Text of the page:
February 7–8, 2019. Wesleyan University
Public talk by Ian Boyden
February 7, 2019. 4:30 pm. Mansfield Freeman Center for East Asian Studies Seminar Room, Wesleyan University. 343 Washington Terrace. Middletown, CT 06549
“Flames of My Homeland: Translating the Poetry of Tsering Woeser”
Over the last three decades, Tsering Woeser has emerged as one of the most prolific Tibetan writers and one of the most followed Tibetan voices in the world. Her writing takes a deep plunge into the contemporary realities of Tibet, bearing witness to the pervasive and systematic assault on all facets of Tibetan culture over the last 60 years. As a consequence of her activism, she has been stripped of her passport and her internal ID card, and she and her husband are often placed under house arrest in Beijing.
Although Woeser is a prolific poet, very little of her poetry has been translated into English. Ian Boyden was awarded a 2019 NEA Literature Translation Fellowship to translate her poetry. In this talk, Boyden will discuss Woeser’s poetry and address some of the challenges of translating her work, including the following: how to translate poly-linguistic wordplay, the constantly evolving online code words, and the politics of transliteration of specific Tibetan terms; how to translate and integrate Buddhist vocabulary into the translations; how to maintain the deep humanism and universal themes of her poetry while also conveying the specific details of the atrocities she is addressing; and perhaps most importantly, how to convey the incredible urgency from which she writes.
My Jowo Buddha satTsering Woeser, February 18, 2018. Translated by Ian Boyden
cross-legged in the seething
and ardent chaos of fire.
Workshop on the Translation and Poetry Traditions of China and Tibet
Friday February 2019. 10:00 am – 12:15 pm. Mansfield Freeman Center for East Asian Studies Seminar Room, Wesleyan University. 343 Washington Terrace. Middletown, CT 06547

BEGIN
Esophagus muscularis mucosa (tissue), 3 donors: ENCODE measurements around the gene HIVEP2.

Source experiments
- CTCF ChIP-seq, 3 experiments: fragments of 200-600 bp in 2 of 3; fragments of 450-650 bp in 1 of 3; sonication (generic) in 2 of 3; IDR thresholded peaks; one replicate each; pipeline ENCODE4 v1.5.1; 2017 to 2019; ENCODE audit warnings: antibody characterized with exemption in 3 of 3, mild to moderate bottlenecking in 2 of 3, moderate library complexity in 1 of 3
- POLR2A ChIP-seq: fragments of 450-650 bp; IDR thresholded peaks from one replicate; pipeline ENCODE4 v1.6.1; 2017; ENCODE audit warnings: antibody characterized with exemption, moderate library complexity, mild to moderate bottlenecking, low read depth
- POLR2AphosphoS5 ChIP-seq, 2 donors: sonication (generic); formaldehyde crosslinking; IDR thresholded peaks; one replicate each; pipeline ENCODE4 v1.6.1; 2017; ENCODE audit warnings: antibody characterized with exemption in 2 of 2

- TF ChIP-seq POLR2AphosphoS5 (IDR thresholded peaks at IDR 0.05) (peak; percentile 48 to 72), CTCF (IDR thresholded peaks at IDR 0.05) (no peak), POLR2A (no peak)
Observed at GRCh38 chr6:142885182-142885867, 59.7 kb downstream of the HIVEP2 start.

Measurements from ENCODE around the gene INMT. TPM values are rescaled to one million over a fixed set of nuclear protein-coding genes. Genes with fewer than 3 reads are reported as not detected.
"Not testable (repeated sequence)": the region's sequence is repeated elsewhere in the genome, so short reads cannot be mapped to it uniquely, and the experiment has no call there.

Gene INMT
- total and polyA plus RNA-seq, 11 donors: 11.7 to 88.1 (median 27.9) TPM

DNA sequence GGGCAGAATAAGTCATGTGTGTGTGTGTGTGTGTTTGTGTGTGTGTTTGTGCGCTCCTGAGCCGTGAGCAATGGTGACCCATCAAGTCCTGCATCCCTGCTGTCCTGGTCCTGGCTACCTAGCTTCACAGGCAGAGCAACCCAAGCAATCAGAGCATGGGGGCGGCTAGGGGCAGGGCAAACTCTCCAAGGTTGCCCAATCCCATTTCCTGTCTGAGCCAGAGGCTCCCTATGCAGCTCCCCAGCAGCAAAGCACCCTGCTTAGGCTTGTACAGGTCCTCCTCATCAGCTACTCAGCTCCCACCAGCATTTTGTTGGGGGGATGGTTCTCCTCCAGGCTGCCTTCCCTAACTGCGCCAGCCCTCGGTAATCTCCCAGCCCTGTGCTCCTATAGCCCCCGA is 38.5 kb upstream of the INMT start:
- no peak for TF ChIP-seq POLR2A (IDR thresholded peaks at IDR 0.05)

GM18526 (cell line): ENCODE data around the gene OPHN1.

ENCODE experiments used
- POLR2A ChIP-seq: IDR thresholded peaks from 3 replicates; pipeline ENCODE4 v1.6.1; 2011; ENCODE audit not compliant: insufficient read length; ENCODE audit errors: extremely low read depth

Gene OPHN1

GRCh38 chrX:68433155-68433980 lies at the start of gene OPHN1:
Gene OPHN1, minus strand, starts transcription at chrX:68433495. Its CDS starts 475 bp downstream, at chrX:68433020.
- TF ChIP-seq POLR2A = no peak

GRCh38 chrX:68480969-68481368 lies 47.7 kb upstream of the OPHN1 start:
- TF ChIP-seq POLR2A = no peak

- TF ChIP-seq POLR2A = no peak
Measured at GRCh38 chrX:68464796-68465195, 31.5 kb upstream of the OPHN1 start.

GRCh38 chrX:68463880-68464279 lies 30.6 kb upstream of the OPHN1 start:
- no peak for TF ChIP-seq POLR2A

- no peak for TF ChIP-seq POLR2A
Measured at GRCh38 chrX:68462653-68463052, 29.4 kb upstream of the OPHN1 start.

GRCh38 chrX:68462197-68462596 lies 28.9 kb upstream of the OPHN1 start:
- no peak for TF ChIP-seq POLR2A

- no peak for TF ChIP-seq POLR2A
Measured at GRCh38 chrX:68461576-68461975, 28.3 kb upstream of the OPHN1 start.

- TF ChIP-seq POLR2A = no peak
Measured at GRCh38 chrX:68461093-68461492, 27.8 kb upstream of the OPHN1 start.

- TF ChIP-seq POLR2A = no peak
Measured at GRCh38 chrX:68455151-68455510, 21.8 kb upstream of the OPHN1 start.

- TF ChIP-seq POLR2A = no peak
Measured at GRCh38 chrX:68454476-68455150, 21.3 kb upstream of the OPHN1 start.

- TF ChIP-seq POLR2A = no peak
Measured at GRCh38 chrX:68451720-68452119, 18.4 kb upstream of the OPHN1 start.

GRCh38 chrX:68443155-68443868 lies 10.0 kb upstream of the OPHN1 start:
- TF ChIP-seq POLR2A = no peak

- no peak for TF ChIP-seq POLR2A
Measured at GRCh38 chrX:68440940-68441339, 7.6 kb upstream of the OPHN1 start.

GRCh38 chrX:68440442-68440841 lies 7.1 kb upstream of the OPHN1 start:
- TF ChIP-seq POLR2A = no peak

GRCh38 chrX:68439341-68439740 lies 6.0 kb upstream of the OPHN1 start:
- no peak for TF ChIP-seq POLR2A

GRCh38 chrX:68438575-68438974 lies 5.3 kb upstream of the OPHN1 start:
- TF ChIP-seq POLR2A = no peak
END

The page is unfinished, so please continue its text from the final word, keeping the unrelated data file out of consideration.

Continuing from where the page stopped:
A workshop focused on the problems and prospects of translating premodern and contemporary poetry from the Chinese and Tibetan. Presentations and conversations will cover the processes of literary and cultural translation. Examples will draw upon classical and contemporary expressions of religious, cultural, and political thought and commentary across multiple traditions. Presentations consider translations as readings, interpretations, and arguments about the source text, its author, its time and place, and about its reception in new spaces.
10:00–10:15 Introductions by Ao Wang (CEAS) & Andrew Quintman (Religion)
10:15–10:45 Eleanor Goodman, “Working with Words: Reading and Translating Chinese Migrant Worker Poetry”
10:45–11:15 Ian Boyden, “Bearing Witness: Translating the Poetry of Tsering Woeser”
11:15–11:45 Kurtis R. Schaeffer, “Tibetan Buddhist Poetry: Playing with Translations”
Ian Boyden is a visual artist, poet, and translator. Consistent across his productions are an intense interest in material relevance, place-based thought, and ecology, with a deep awareness of East Asian aesthetics. He studied for several years in China and Japan, and ultimately received degrees in the History of Art from Wesleyan University and Yale University. His work is interdisciplinary, and collaborations have involved a variety of scientists, poets, composers, and other visual artists. He has collaborated with Chinese artist Ai Weiwei and recently received a NEA Literature Translation Fellowship to translate the collected work of Tibetan poet Tsering Woeser.
Eleanor Goodman is an American poet, writer, and translator of Chinese. Her 2014 translation of the poems of Wang Xiaoni, Something Crosses My Mind was an international finalist for the Griffin Poetry Prize and a winner of the Lucien Stryk American Literary Translators Association Prize for excellence in translation. She is a research associate at Harvard’s Fairbank Center for Chinese Studies and writes frequently for the Paris Review, Best American Poetry, and ChinaFile.
Kurtis R. Schaeffer is the Frances Myers Ball Professor of Religion and the Chair of the Department of Religious Studies at the University of Virginia. He is a scholar of Buddhist history and culture, with a special interest in the spiritual literature of Tibet and the Himalayas. He is the author or editor of nine books, including the largest anthology of Tibetan literature in English and, most recently, a translation of the life of the Buddha.
Sponsored by the College of East Asian Studies, the Department of Religion, the Fries Center for Global Studies, and the Office of the Deans of Humanities and Social Sciences.